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Didn't like it. It doesn't really do much and leaves it up to the viewer to make something out of it from the (very) little information that was presented.
Problem was that I just didn't care about anything in the movie - the characters, the "mystery", nada.
Some creepy shots, sure, but there was no impact. Plenty of yawns throughout, wouldn't recommend.
Brad Anderson appears to have fallen on harder times these days. After two successful romantic comedies in Next Stop Wonderland and Happy Accidents, he was able to independently make Session 9 which although was a flop at the box office, it was pretty well received critically and has become a bit of a cult movie since then. The Machinist was his next big project followed by Transsiberian. Anderson appears to have now settled down in shooting episodes for TV shows as well as directing mediocre horrors or thrillers like Vanishing on 7th Street and The Call.
There's nothing wrong with doing TV as he is doing work for some pretty respectable TV shows anyway. I'd just like to see some good movies out of him too like The Machinist and Session 9. Anderson was inspired to do S9 because of the Danvers State Mental Hospital in Danvers, Massachusetts which he passed by every day. One of the big reasons why Session 9 works as a horror movie is because not only is it just set in an asylum, it is set and filmed in the actual Danvers State Mental Hospital. Let me tell you, it's as creepy a place as they come.
The Danvers State Mental Hospital was closed in 1985 but is kept around due to historical reasons or such. Gordon Fleming (Peter Mullan) makes a bid for the removal of the asbestos in the place and absolutely needs the job or he risks losing his business and going bankrupt. He's got a wife and newborn to support, so he guarantees the work done in a week which in turn guarantees him a nice bonus. Despite the creepy atmosphere of the asylum, Gordon and his team are eager to finish the job and get the bonus.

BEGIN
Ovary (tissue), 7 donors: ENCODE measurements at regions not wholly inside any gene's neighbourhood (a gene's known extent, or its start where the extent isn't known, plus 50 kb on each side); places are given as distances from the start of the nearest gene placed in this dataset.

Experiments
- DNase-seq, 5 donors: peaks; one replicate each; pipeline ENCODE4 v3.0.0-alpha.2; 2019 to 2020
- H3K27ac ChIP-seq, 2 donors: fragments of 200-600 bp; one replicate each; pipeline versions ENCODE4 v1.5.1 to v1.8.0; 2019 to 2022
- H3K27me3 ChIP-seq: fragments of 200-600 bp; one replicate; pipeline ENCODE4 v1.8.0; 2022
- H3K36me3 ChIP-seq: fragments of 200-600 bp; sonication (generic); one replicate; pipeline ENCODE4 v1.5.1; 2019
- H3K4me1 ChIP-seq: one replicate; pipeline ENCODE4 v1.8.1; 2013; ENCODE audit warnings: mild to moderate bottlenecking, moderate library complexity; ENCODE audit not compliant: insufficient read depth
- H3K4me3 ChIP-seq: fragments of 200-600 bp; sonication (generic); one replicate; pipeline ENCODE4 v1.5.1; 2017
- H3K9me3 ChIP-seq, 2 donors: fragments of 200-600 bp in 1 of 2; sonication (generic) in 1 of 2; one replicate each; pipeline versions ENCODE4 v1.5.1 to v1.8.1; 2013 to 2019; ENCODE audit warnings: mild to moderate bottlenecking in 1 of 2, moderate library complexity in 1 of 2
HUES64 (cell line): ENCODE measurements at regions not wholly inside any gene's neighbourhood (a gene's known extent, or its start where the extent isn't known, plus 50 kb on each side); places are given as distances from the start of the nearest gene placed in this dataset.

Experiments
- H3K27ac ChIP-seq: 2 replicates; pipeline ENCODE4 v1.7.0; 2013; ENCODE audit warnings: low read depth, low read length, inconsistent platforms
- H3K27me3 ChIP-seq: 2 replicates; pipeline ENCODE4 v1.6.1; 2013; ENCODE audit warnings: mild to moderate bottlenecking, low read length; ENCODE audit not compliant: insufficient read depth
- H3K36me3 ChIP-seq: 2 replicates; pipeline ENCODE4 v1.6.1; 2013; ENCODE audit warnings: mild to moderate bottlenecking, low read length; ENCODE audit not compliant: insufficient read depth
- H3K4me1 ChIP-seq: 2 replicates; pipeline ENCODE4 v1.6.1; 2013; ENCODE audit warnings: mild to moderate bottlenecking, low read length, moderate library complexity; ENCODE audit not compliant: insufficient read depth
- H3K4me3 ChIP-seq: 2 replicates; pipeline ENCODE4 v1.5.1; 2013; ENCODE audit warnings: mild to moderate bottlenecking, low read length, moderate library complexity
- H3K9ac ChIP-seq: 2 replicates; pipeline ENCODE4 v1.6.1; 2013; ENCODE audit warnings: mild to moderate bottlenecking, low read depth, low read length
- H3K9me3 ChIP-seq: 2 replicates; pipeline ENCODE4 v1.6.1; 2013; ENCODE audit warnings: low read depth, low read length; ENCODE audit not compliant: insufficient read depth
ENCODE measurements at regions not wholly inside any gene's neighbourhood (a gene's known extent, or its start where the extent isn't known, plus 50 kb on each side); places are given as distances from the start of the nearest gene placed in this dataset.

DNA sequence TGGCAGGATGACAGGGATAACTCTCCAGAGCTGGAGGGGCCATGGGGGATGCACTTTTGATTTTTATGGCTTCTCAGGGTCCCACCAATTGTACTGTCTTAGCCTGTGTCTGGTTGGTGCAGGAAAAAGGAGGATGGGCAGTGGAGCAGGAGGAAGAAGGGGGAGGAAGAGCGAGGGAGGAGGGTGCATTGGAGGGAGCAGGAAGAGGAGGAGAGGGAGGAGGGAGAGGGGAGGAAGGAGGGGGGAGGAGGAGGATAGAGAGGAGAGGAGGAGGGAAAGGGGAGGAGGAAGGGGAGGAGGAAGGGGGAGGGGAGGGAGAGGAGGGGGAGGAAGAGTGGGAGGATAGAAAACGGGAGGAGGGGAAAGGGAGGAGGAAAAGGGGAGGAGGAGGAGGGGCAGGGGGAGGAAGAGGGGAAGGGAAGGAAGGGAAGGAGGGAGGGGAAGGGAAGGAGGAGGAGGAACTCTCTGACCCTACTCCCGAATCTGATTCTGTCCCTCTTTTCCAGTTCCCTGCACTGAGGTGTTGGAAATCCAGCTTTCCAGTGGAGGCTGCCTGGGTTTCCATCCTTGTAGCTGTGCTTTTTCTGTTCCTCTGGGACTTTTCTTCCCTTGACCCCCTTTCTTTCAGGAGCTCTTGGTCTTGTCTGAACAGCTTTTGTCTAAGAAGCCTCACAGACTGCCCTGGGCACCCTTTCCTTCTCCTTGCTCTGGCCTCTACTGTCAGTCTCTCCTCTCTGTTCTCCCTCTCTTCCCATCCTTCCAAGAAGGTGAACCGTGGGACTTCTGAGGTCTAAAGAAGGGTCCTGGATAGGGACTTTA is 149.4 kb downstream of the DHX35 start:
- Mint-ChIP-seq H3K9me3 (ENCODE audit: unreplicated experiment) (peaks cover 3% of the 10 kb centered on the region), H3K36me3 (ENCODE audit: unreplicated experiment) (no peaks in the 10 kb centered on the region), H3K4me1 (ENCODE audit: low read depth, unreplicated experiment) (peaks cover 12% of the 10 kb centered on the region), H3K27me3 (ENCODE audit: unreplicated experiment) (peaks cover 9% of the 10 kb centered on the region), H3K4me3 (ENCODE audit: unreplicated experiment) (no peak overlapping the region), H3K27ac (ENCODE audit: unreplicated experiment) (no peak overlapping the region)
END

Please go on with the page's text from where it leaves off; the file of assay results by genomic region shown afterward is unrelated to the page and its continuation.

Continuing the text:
Brad Anderson fleshes out his characters nicely instead of making them simple cardboard cutouts who get scared. There are conflicts between them but they aren't dumbly added to just make some drama. Each of them have their motivations and their problems which creates a nice web of goings on that has to be deciphered since nothing is cut-and-dried for you. I'm a fan of being challenged and while Session 9 isn't the most complex movie ever made, it's nice compared to regular horror schlock
Session 9 isn't even all that terrifying. So why do I like it? It's really up there in terms of the creepiness factor. There's such an atmosphere of creepiness that permeates just about every scene, even those outside of the asylum which are rare. Events mostly take place during the daytime which you'd think would make it easier to watch but it doesn't have that effect. Not at all. There's just something about the asylum that makes me really uncomfortable. You don't know what is waiting around a corner and Brad Anderson keeps you guessing until the end.
Session 9 isn't a found footage film but it almost feels like it is. It gets very close with its characters who seem to be very grounded in reality in terms of how they act and how they converse. I suppose it's hard to take David Caruso seriously now but this movie came out before CSI alright! Peter Mullan plays his role very convincingly although there is some unevenness from the rest of the cast.
This is a horror movie that keeps you trying to figure out what is going on and still leaves you with questions unanswered as the credits roll. I love it when that happens and although it is a little rough around the edges, Session 9 is worth seeing. It's not even that scary but it makes up for that with its infinitely creepy setting. I won't be setting foot in an asylum for some time, that's for sure.
Didn't like this. Certainly not scary. Eerie at times, but really not worth the hour and forty minutes you put into it.
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In 3 official lists
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This movie ranks #96 in They Shoot Zombies, Don't They?
This movie ranks #118 in The New Cult Canon
This movie ranks #653 in The 21st Century's Most Acclaimed Films